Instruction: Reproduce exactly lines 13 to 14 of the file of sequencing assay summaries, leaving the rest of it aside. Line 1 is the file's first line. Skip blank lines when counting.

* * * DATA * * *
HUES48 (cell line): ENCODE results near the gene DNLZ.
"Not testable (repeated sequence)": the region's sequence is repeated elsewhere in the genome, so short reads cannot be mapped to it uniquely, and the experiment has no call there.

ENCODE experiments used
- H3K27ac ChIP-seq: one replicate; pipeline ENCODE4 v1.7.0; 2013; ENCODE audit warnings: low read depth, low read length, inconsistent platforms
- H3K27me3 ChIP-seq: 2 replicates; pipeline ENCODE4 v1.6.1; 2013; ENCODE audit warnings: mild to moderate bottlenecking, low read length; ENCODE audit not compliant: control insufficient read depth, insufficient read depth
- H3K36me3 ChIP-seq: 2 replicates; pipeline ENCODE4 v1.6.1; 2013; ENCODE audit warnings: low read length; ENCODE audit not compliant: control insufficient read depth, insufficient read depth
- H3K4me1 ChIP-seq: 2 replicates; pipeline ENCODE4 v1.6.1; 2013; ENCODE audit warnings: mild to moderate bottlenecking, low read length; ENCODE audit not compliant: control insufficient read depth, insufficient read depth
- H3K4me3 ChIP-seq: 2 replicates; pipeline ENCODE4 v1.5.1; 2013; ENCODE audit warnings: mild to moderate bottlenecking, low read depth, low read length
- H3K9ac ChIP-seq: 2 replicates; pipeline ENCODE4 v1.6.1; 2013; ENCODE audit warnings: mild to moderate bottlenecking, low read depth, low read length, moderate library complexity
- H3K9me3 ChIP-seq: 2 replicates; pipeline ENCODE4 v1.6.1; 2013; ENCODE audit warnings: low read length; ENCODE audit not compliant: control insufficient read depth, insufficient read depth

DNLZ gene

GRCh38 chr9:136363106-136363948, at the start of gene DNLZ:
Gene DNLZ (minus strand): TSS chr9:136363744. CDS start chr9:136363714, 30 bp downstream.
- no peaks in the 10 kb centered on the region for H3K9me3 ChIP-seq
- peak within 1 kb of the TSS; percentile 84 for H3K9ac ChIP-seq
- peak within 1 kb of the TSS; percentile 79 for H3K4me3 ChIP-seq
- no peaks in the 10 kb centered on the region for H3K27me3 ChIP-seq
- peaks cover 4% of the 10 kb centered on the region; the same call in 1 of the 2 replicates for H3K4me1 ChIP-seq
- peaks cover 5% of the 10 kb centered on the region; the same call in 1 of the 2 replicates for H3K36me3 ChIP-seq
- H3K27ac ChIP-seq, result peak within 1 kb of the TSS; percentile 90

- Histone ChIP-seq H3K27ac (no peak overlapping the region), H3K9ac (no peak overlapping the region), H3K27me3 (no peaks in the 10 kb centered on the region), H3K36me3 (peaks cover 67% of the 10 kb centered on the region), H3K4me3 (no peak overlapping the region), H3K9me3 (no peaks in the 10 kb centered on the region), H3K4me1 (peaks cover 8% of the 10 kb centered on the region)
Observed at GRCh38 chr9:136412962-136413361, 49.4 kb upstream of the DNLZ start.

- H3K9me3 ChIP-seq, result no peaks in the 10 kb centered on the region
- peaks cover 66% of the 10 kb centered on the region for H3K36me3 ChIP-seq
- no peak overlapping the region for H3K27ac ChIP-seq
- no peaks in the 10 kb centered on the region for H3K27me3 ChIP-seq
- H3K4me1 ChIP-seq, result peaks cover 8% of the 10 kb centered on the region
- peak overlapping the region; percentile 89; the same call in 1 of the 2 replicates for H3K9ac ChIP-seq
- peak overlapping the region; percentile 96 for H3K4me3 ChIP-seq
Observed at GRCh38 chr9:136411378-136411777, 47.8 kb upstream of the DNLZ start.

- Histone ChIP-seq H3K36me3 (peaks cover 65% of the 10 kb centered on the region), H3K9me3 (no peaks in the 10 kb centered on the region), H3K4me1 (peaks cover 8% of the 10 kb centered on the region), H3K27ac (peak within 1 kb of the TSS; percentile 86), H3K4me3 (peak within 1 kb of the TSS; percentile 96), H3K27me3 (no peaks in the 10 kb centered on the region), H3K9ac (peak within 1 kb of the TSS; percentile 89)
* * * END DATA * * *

Gene DNLZ (minus strand): TSS chr9:136363744. CDS start chr9:136363714, 30 bp downstream.
- no peaks in the 10 kb centered on the region for H3K9me3 ChIP-seq